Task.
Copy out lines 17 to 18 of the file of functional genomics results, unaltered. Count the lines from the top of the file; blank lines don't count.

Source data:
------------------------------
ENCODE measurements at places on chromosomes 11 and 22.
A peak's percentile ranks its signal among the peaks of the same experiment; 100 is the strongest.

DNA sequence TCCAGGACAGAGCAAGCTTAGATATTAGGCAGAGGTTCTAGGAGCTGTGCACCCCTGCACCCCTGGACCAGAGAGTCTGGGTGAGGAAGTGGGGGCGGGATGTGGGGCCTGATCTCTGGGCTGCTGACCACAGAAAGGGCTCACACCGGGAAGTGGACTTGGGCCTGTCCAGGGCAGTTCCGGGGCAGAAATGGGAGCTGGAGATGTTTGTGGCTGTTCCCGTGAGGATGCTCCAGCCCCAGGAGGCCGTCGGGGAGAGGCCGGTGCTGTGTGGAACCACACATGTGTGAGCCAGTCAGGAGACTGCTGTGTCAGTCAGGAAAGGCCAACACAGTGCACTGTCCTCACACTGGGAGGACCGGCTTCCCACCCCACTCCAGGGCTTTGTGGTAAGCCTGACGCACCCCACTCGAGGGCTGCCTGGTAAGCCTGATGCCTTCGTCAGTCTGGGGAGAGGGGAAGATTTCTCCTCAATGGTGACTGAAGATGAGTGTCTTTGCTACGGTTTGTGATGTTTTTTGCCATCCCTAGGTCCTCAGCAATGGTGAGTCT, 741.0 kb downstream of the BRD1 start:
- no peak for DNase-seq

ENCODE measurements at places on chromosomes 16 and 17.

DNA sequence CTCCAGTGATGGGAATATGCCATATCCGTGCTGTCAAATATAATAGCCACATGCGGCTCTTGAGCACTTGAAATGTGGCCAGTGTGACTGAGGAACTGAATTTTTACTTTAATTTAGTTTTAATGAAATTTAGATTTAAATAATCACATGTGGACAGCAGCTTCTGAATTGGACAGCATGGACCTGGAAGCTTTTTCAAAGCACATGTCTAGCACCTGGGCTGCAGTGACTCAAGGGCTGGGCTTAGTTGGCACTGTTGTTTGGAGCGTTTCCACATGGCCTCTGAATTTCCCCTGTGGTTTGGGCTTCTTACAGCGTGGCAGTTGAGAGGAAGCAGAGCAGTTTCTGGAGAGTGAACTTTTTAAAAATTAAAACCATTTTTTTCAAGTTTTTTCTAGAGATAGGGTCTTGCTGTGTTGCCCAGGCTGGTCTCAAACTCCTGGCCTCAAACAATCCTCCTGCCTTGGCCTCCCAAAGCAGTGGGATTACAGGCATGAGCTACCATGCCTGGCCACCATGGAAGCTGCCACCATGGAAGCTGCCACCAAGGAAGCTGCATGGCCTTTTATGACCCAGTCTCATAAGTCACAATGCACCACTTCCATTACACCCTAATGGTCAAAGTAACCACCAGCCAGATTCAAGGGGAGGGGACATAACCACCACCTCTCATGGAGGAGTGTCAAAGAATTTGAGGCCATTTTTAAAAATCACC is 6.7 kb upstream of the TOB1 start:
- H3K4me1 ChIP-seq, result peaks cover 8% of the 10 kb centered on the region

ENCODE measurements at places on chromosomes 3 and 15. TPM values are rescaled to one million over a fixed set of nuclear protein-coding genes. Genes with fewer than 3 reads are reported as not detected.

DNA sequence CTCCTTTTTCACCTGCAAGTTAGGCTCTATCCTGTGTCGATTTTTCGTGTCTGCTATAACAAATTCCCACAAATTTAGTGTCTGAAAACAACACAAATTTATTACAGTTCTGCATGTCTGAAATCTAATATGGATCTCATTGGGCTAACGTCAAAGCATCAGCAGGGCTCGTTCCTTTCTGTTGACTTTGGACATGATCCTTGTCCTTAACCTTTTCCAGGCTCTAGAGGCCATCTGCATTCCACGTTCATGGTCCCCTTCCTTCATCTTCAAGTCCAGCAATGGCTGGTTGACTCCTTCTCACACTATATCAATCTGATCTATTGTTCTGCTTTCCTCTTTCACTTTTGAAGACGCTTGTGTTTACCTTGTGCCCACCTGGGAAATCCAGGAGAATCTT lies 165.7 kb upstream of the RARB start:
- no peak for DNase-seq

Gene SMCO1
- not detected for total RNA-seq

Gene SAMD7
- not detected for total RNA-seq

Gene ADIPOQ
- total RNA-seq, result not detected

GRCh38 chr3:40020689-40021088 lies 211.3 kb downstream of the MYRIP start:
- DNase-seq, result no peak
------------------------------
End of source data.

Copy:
GRCh38 chr3:40020689-40021088 lies 211.3 kb downstream of the MYRIP start:
- DNase-seq, result no peak